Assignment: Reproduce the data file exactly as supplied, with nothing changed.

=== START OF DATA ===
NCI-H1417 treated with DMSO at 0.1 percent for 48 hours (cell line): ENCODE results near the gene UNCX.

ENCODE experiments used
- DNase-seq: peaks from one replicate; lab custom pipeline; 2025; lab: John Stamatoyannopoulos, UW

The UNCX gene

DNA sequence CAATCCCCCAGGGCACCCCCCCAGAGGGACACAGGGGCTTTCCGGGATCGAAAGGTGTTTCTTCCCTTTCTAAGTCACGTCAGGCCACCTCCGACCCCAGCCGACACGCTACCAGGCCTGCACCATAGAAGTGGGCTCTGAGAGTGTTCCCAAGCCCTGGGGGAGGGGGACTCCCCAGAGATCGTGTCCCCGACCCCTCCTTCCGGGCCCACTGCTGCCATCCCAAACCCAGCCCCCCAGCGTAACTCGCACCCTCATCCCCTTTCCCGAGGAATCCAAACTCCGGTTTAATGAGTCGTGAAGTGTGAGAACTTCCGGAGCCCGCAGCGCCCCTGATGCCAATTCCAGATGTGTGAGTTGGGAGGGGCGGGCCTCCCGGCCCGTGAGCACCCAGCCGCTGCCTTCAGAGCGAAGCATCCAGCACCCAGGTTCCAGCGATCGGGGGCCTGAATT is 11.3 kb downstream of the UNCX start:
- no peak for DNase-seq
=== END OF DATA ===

NCI-H1417 treated with DMSO at 0.1 percent for 48 hours (cell line): ENCODE results near the gene UNCX.

ENCODE experiments used
- DNase-seq: peaks from one replicate; lab custom pipeline; 2025; lab: John Stamatoyannopoulos, UW

The UNCX gene

DNA sequence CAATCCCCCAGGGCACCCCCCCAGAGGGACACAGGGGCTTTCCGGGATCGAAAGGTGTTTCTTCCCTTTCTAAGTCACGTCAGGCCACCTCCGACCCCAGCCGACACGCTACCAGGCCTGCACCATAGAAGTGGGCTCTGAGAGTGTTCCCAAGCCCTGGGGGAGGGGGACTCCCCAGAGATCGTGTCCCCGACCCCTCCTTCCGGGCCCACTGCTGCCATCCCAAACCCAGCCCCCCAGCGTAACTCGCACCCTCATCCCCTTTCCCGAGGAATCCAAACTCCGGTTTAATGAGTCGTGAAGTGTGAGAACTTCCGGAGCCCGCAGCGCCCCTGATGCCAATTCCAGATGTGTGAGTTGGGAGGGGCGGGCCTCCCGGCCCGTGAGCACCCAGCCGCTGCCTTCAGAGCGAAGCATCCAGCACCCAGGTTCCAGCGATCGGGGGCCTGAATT is 11.3 kb downstream of the UNCX start:
- no peak for DNase-seq